The annual International Consumer Electronics Show (CES 2014) has just begun and the volume of news coming out of Las Vegas is massive. Intel Relevant Products/Services CEO Brian Krzanich, scheduled to deliver a CES keynote Monday evening, was expected to spend much of his time touting the company's push into mobile Relevant Products/Services devices, including wearables.

Intel was remaining quiet Monday afternoon but Krzanich said in an interview last week that the company would be showing a variety of wearable devices at CES, all coming from Intel's New Devices division, led by former Apple and Palm executive Mike Bell.

A Push For Mobile

Wearable devices will be an important topic at CES this week but it is not the only category that Intel is hoping to dominate. In addition, the chip manufacturer is following the overall market in its move away from laptops and desktops and toward mobile phones and tablets. These mobile devices were rarely powered by Intel in 2013, but Krzanich is looking to change that in 2014.

Even though Intel has already worked with Motorola, Lenovo, and Acer to produce phones with an Intel chip at their core, none of those devices made their way to the United States. Although non-U.S. markets are equally important, the lack of Intel phones in the U.S. shows that the company has a lot of work to do before it can compete with the likes of Qualcomm and with a bevy of chipmakers like Samsung and Nvidia that manufacture ARM-based processors.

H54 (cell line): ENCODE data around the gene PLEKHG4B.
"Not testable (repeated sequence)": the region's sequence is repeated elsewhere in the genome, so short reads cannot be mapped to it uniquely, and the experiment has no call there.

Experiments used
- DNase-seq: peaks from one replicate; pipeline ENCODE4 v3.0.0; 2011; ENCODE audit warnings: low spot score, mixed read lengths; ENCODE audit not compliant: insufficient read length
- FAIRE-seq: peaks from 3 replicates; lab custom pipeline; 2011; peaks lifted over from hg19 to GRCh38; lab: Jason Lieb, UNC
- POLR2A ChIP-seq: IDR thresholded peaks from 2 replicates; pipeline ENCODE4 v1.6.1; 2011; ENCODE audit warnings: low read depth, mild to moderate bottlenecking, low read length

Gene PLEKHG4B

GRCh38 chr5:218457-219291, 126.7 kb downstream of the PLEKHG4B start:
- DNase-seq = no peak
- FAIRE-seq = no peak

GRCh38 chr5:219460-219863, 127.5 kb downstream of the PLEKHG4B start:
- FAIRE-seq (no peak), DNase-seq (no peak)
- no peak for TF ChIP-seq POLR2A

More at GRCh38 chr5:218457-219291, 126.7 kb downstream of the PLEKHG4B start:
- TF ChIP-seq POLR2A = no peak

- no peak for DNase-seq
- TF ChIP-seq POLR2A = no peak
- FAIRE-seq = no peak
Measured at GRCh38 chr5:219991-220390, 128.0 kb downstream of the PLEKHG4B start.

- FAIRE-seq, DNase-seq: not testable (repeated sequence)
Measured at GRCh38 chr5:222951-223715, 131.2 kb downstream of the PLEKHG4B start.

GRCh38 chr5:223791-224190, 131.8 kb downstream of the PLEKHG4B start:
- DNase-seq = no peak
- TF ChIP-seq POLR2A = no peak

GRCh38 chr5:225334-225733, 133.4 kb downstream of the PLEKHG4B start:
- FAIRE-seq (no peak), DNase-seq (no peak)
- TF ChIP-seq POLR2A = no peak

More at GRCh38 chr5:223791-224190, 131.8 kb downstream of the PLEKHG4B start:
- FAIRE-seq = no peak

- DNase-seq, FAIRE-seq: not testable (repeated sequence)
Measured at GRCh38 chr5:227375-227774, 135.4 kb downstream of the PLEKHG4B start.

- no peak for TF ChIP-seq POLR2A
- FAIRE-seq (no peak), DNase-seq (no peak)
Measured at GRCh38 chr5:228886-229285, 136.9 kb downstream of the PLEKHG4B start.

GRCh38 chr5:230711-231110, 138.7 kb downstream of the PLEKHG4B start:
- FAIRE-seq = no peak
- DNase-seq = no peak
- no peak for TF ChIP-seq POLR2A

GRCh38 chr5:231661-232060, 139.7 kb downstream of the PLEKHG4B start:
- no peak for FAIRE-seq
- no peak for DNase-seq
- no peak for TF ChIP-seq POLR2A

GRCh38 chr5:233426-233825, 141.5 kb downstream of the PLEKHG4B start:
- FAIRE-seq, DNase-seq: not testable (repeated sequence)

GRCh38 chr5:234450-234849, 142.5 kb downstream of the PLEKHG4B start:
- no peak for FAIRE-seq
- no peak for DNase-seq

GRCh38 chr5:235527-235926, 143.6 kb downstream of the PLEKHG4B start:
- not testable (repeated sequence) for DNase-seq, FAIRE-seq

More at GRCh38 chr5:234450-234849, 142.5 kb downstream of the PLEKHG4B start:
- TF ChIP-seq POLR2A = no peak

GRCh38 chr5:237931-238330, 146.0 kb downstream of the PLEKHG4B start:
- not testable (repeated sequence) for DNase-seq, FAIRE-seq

"How ever the market moves, wherever the compute need is, we want our products to do it best," said Krzanich, speaking with investors and analysts about future plans. And, with regard to performance over the past few years, Krzanich said, "We'd become insular. We'd become focused on what was our best product rather than where the market was moving."

Wearables: The Next Frontier

Wearable devices made an appearance during CES 2013 but in the 12 months following last year's event, only a couple of companies brought a smart watch to the market. Google has been working on its own style of wearable tech with Google Glass, but the overall market is still focused on smart watches, which are likely to be in the spotlight during CES 2014.

The range of opportunities for wearable technology "is wide open," Krzanich told tech news site re/code last week. "What you will see at CES is that we are actually going to bring some very innovative wearables to the show that are developed and manufactured here [in the U.S.]."

Although Intel's CEO is correct in saying that the market for wearables is still open, a number of companies are seeking to produce devices, all of which will need to be powered by a processor. Intel's job during CES and the months ahead will be to convince these technology companies that using Intel's processors is the best option.

The devices that will be on display during Krzanich's CES keynote will likely be powered by the manufacturer's low-power Quark processors. Some tech companies, however, including Samsung and Pebble, have already decided on other processors for their wearable devices.